>From: Ashley Munday <aescleal_at_...>
>Hang on a mo Mike, you mean you'd look at the
>character creation rules and say:
>"Hey, there's this list method which means I get 10
>abilities or this narrative method which means I can
>screw between 20 and 40 out easily"
>without wondering if perhaps, just perhaps, your
>understanding was a bit skewed?
>I'll take your word that the geezer's "story lead",
>whatever that means, and just mention there's not
>really a lot there that contributes to the character's
I'm not sure what you're getting at, Ash. But it might be salient to point out that I don't think of the narrative as developing "story" at all. In fact, to the extent that it might to so, I think it's a bad thing. I think it's supposed to simply be a narrative description of the character. As such, functionally no different than listing out the abilities of a fourth level D&D Rogue/Fighter.
Now, the fact that HQ allows you to list something like, "Infatuated by Brunhilda" produces something different than D&D chargen does. And the method may lend a little something to that. But, again frankly, I don't want the chargen to be a story. That's what play is for.
Now if you're saying that he doesn't have any abilities that seem to be stuff from which a story could be created in play, I think you have more of a point. But, that said, there's nothing in the rules that says that anyone must list some relationships or personality traits that are particularly good for making story. And the number of abilities you get in chargen certainly has nothing to do with this (in fact it would seem to argue for more).
The point being that I think that you can make a pretty good story in HQ from just the keywords and nothing more. Much less keywords and a list of abilities.
>Why's he so good at all these things (Born on Krypton?
>Script Immunity? Golden Spoon In Mouth?),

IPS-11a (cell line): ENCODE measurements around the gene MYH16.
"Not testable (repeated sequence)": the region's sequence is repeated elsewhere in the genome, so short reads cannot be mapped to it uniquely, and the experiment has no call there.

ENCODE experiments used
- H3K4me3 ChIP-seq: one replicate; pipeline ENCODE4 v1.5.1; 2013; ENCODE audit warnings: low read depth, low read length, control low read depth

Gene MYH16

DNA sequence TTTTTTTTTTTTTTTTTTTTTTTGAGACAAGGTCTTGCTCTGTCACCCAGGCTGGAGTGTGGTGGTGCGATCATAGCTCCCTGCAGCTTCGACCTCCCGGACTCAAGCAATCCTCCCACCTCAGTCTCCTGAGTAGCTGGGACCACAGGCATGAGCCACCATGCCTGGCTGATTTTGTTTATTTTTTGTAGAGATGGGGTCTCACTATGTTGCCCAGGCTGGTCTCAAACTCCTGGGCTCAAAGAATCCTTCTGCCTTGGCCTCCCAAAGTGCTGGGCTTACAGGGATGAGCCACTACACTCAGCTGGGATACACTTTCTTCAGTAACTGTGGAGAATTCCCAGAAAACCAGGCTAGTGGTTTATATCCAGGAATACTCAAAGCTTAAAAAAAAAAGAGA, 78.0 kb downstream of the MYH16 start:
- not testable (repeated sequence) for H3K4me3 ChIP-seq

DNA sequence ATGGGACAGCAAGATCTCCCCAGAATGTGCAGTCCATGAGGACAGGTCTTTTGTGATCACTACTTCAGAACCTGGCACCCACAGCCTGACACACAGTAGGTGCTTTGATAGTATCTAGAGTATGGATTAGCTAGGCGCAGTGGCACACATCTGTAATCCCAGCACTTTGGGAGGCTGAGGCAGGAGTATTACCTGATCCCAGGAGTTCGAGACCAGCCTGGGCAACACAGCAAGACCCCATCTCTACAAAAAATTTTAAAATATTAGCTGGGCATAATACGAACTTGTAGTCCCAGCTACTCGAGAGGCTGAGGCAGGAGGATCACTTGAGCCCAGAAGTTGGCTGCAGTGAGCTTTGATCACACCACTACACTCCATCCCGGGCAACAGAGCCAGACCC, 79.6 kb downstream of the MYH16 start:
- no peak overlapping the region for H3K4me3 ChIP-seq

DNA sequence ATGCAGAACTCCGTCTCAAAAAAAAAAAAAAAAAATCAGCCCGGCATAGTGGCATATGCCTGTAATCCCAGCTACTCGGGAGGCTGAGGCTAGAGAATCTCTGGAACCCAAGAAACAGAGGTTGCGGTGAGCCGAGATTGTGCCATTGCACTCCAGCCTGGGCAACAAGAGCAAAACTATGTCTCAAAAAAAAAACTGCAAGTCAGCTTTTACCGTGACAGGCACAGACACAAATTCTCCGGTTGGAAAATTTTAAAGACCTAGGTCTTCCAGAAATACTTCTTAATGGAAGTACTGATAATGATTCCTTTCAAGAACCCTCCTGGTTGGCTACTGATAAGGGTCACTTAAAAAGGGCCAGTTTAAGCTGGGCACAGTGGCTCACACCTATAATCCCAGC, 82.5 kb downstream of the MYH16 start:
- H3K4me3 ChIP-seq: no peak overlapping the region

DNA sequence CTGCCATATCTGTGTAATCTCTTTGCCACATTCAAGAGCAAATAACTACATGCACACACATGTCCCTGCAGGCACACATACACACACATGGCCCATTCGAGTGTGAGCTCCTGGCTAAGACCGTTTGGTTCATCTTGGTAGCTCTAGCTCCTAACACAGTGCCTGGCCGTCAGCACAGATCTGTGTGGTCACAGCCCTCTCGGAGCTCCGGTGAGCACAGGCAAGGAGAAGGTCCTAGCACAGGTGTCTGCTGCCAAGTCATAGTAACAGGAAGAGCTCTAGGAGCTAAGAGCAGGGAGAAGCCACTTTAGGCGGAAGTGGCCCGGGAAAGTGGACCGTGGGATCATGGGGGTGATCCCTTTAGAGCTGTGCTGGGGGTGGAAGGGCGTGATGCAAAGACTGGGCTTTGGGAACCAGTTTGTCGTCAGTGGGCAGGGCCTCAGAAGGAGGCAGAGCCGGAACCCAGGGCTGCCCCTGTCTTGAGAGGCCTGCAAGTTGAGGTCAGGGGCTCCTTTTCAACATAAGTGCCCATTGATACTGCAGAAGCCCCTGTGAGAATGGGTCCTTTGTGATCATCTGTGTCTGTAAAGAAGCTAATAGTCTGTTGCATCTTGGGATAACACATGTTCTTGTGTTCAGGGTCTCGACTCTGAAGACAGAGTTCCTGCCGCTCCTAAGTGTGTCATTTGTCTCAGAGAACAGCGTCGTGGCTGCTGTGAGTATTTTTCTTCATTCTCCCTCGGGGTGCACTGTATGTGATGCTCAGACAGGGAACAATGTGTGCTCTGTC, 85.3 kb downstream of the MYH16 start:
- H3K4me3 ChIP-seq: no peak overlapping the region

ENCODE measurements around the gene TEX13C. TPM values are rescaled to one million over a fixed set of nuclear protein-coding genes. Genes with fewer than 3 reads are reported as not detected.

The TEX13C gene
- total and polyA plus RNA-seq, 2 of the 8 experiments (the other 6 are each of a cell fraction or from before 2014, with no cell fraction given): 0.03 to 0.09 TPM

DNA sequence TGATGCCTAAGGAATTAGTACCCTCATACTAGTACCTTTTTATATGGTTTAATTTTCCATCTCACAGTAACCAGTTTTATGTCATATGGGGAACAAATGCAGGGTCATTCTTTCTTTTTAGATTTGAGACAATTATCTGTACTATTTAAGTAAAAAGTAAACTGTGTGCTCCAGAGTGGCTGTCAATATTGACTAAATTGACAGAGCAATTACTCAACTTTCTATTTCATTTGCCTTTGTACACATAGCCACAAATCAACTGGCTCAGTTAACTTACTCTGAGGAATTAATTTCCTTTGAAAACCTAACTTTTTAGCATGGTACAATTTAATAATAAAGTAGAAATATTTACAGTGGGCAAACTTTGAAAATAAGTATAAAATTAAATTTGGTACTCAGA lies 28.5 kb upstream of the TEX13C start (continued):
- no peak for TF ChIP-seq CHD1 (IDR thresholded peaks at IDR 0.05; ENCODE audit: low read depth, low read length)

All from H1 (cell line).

Using the "As You Go" method, which I use a lot, these things are all established in play as neccessary. Put another way, when watching Clint Eastwood play "The Man With No Name" we don't question why he's good...he just demonstrably is good. In on case there's a flashback that explains why he's so good. But that's only there because it fits the need of the plot.
If it's good enough for Akira Kurosawa, it's good enough for me.
>he fit into the world (singular lack of relationships,
>is he a "Man With No Name"),
He has blank templates for relationships in every keyword. Yes they stand undefined by the narrative, but interestingly at least a couple of them have already been established in play by Adrian. We actually know quite a bit about Octavian's background. In fact, I'd hazard that he has the best fleshed out background of any of the characters, even though he's got the least amount of play in. For instance, we already know he's wanted by some Lunar regiment for some complicated plot he was involved in or something (he's spent a whole lot of time fleeing).
In fact, at the moment the whole game is revolving around his character's issues. We're holed up at this Humakti temple (or environs), and considering our next move considering that he's being chased. So I think that fleshing out these things is the least of our worries.
>what's he like as a
>person internally (what drives him to be a great
>overachiever, "Teased at School", "My Father Made Me
Again, we understand him pretty well from play. And he did include some of these things in the narrative.
>The big problem with a fist full of attribute and
>skill like abilities is that they're tedious to have
>to sit through ...
I'm somewhat sympathetic to what you're saying here, but I've never had any problems with this.
>Maybe PBeM is a bit different
As far as listing augments, it does make it pretty easy. As Jane says, you have to check the list, but I think that goes pretty quickly. I don't think he pushes any augments too much, so checking is just a quick glance and OKing. Adrian can correct me if I'm wrong on that.
>On the practical side: Does everyone else in the group
>share their narratives?
I can't recall if I even created one. I may have, or may have used the list method.
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